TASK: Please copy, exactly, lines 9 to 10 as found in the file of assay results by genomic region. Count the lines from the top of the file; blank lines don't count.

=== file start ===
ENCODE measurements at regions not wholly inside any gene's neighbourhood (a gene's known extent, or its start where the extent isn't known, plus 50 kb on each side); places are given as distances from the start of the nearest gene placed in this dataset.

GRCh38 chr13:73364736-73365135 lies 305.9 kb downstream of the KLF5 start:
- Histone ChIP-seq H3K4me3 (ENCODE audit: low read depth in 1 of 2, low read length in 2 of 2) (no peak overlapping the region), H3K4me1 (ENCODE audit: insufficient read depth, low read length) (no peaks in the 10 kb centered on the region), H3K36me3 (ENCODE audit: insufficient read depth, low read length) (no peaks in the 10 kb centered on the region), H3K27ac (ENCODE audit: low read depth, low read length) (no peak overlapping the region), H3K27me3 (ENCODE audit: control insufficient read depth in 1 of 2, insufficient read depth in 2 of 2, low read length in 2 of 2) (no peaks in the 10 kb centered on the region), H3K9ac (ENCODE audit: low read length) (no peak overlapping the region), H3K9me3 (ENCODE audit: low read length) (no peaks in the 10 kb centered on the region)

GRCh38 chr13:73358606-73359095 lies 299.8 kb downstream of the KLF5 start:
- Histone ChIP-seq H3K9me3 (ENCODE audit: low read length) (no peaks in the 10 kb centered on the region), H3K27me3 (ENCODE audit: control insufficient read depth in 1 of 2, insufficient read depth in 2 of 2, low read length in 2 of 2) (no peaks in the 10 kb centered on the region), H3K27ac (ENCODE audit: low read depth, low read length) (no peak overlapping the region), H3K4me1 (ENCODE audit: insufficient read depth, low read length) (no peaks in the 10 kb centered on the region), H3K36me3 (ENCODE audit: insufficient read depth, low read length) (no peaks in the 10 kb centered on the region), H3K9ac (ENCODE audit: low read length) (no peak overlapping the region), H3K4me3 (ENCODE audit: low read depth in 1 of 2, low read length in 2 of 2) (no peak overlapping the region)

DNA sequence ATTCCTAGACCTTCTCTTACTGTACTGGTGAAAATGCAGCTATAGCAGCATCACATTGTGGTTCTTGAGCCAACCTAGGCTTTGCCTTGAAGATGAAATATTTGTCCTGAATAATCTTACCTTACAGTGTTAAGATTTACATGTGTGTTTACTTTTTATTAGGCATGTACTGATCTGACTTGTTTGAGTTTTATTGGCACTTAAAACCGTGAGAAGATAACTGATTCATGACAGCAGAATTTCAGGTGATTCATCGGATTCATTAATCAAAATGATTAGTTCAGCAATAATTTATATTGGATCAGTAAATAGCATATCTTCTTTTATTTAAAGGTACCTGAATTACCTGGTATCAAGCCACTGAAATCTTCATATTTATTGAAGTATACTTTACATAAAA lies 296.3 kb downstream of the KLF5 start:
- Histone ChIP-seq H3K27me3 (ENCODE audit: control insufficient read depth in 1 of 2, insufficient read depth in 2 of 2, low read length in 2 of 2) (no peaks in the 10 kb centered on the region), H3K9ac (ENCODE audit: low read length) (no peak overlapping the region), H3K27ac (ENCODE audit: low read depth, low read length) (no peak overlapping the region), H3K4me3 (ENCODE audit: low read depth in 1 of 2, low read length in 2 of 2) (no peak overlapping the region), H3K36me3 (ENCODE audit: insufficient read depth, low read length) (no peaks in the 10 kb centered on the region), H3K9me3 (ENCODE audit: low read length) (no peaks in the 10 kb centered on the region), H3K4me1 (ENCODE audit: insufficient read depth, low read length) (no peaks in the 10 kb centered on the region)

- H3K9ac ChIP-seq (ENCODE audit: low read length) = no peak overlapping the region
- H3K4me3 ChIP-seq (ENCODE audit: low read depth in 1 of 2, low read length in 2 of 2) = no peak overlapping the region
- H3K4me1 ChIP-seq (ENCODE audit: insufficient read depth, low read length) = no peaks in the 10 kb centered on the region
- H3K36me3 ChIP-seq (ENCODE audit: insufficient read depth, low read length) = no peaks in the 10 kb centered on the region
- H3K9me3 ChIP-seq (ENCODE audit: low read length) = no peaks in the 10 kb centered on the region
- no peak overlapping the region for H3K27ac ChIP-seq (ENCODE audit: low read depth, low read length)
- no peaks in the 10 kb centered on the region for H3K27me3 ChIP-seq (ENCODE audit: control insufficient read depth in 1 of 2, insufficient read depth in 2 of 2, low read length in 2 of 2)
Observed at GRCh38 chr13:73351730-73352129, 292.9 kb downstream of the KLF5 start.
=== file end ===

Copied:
- H3K4me3 ChIP-seq (ENCODE audit: low read depth in 1 of 2, low read length in 2 of 2) = no peak overlapping the region
- H3K4me1 ChIP-seq (ENCODE audit: insufficient read depth, low read length) = no peaks in the 10 kb centered on the region